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The recursive function is this: $$ T(n) = \begin{cases} 2 & \text{ for }n=1;\\ T \left( \lfloor \frac{n}{2} \rfloor \right) + 7 &,\text{ otherwise} \end{cases} $$ Based on the definition of the function, the right side becomes:

$T(n) = T( \lfloor \frac{n}{2^i} \rfloor) + 7 * i;$

The procedure stops when $\lfloor \frac{n}{2^i} \rfloor == 1$

The problem is how do I continue it from there?

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    $\begingroup$ What happens, if $2^i > n $ ? Do you know the logarithm function? Have you tried to find the values for some $n$, maybe up to $33$ ? Maybe you can spot a pattern. $\endgroup$
    – Imago
    Feb 13 '20 at 11:34
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We list first some terms: $$\underbrace{2}_{1}, \underbrace{9, 9}_{2}, \underbrace{16, 16, 16, 16}_{4}, \underbrace{23, 23, 23, 23, 23, 23, 23, 23}_{8}, 30, 30, \cdots$$ Conjecture: $$T(n) = 2 + 7\lfloor \log_2 n\rfloor, \quad n = 1, 2, 3, \cdots.$$ We need to prove it. To this end, let $$S(n) = 2 + 7\lfloor \log_2 n\rfloor, \quad n = 1, 2, 3, \cdots.$$ Let us prove that $S(n) = T(n)$ for $n = 1, 2, 3, \cdots$.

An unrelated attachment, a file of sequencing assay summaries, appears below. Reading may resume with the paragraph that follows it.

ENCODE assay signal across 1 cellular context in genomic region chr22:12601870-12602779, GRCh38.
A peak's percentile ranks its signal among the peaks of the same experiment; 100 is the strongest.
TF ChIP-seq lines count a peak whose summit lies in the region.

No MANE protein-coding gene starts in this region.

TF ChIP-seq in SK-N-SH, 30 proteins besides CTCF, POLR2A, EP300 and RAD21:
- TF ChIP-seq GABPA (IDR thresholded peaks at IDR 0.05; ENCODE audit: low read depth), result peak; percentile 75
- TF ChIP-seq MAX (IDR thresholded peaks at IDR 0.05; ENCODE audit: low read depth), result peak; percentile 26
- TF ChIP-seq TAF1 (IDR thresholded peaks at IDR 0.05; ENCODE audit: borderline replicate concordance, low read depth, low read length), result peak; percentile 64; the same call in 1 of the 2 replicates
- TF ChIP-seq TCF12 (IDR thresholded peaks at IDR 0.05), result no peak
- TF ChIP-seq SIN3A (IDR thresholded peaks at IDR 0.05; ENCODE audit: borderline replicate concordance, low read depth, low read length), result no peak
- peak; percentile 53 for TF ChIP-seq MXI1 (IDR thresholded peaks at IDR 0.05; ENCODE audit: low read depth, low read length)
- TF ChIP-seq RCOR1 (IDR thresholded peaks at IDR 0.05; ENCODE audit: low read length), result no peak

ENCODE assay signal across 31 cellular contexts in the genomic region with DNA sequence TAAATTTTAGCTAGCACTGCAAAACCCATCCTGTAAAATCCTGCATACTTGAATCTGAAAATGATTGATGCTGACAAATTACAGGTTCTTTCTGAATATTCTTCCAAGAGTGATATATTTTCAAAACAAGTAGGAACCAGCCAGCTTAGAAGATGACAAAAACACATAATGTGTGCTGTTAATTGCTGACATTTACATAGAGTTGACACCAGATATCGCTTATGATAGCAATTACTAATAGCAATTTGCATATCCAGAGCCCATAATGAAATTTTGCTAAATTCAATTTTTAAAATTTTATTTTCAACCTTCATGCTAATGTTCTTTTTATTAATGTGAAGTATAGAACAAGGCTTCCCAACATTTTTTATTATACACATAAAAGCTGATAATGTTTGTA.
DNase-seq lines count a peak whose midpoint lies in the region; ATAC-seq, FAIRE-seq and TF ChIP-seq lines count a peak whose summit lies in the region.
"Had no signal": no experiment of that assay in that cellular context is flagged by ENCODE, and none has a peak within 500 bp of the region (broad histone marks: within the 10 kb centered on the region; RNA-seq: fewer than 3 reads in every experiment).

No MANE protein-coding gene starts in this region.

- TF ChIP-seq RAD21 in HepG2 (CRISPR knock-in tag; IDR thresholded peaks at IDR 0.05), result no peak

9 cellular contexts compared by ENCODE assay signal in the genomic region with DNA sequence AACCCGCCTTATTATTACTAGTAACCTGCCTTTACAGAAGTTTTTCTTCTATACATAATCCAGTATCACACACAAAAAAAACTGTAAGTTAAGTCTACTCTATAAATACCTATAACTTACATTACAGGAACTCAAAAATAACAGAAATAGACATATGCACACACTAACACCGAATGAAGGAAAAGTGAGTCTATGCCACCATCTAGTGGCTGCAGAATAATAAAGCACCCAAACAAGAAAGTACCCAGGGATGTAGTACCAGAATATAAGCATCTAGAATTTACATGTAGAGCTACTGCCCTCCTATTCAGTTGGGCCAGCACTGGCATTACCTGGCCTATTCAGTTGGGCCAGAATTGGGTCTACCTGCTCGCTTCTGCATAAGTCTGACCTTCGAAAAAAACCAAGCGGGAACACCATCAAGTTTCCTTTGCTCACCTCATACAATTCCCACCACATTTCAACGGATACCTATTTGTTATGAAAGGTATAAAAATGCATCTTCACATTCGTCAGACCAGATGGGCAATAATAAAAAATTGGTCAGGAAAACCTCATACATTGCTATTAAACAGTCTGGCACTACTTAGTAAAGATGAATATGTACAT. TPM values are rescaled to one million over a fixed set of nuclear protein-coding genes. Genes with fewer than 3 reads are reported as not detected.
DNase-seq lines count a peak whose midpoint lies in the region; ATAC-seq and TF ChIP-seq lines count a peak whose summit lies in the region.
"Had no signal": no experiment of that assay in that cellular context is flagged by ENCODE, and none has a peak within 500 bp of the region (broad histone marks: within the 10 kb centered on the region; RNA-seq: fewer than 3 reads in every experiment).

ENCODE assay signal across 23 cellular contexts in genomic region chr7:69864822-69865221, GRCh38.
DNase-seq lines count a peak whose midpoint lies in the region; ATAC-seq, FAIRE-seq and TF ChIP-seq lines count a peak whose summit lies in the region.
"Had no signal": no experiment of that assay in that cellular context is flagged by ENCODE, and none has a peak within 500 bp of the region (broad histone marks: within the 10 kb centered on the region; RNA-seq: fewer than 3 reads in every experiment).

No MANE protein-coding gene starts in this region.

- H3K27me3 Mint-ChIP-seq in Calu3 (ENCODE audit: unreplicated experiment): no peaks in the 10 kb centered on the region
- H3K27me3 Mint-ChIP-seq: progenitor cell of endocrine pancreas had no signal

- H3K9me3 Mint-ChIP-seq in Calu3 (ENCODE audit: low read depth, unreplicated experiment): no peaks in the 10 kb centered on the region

We use mathematical induction. First, $S(1) = T(1) = 2$, and $S(2) = T(2) = 9$.

Assume that $S(k) = T(k)$ for $k = 1, 2, \cdots, n$ ($n\ge 2$). We need to prove that $S(n+1) = T(n+1)$.

There exist integer $m\ge 1$ and integer $r$ with $0\le r < 2^m$ such that $n = 2^m + r$. We split into two cases:

1) $r = 2^m - 1$: We have $S(n+1) = 2 + 7(m+1)$ and $S(\lfloor \frac{n+1}{2}\rfloor ) = 2 + 7m$ which results in $S(n+1) = S(\lfloor \frac{n+1}{2}\rfloor ) + 7 = T(\lfloor \frac{n+1}{2}\rfloor ) + 7 = T(n+1)$.

2) $r < 2^m - 1$: We have $S(n+1) = 2 + 7m$ and $S(\lfloor \frac{n+1}{2}\rfloor ) = 2 + 7(m-1)$ which results in $S(n+1) = S(\lfloor \frac{n+1}{2}\rfloor ) + 7 = T(\lfloor \frac{n+1}{2}\rfloor ) + 7 = T(n+1)$. $\quad$ Q.E.D.

Thus, $T(n) = 2 + 7\lfloor \log_2 n\rfloor, \quad n = 1, 2, 3, \cdots.$

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Your problem appears, for instance, in the analysis of binary search. The master method is helpful to solve the recursion.

https://en.wikipedia.org/wiki/Master_theorem_(analysis_of_algorithms)

If \begin{equation} T(n) = T\left(\frac{n}{2}\right) + O(1) \end{equation} then \begin{equation} T(n) \in O(\log n) \end{equation} Apply Master theorem case $c = \log_b a$, where $a = 1, b = 2, c = 0, k = 0$

For more details, check http://www.math.dartmouth.edu/archive/m19w03/public_html/Section5-2.pdf

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